By: Madison Fugate
An entirely new program was introduced at the most recent Powell County Board of Education meeting as yet another way of making the best effort to keep youth inside of the classrooms as much as possible during the pandemic. The program was introduced by Superintendent, Dr. Anthony Orr, to the board as the “Test to Stay” system. In summary, it was described as a modified quarantine procedure that’s been approved by the CDC. “We feel like this is going to be really helpful,” Superintendent Orr added.
In further detail, the procedure will provide non-invasive PCR tests to students and faculty who have been exposed to the COVID virus at school. The district decided on the PCR tests as they are proven to be more sensitive to the virus and more reliable, therefore there will be fewer false positives or false negatives. These particular PCR tests that will be used will be a half inch swab to the nose which is considered to be “non-invasive.” The tests also provide same-day results, in under 24 hours. The non-invasive tests, provided by Gravity Diagnostics, will be administered by Powell County Schools’ nurses and Sterling Health staff. It was made known that training will be provided for the medical personnel performing these tests as well. These tests will be conducted on Mondays, Wednesdays and Fridays. The state has set aside funding to cover these tests, which on average cost $96 per test.
A pertinent distinction to bare in mind when considering this system is the fact that these tests will only be provided for school-based close contacts only. However, if family members test positive for the virus, this individual will not qualify for the test to stay program and will be required to quarantine and the reasoning for this is is the likelihood of transmission among households. Once adequate training has been provided for staff and Orr is able to determine a date that the district will be able to begin testing, consent forms will be distributed to parents.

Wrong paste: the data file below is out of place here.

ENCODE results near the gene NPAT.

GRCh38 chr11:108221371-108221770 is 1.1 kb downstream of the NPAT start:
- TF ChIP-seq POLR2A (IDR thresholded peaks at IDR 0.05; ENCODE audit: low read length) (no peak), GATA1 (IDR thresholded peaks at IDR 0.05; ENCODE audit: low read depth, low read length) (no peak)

With the tests, if the close contact has a negative test and no symptoms, then they will be able to remain in school and be able to maintain access to bus transportation and in-person learning. If an individual meets these requirements to stay and tests negative, they do still have to wear a mask. In the future, if mask mandates are to relax, students involved with the test to stay system will still be required to mask despite a negative test result. Three negative tests after a close contact will permit the individual to exit quarantine.
Apparently, other districts had started this procedure earlier in August and have had very positive results. Orr did share that he received the support of Powell County Health Department Director, Stacy Crase, in introducing this test to stay system. Orr added this statement in support of the system, “Our main priority this year is maximizing safe, in-person learning.” Though recently there has been a continuous decline in quarantine numbers, Orr assures the board that he remains confident that he expects to continue to see on-going quarantines throughout the rest of the year. Given this overview of the test to stay system and considering the possibilities of the future, a motion was presented to the board to approve the agreement with Gravity Diagnostics to begin providing tests. The motion passed unanimously.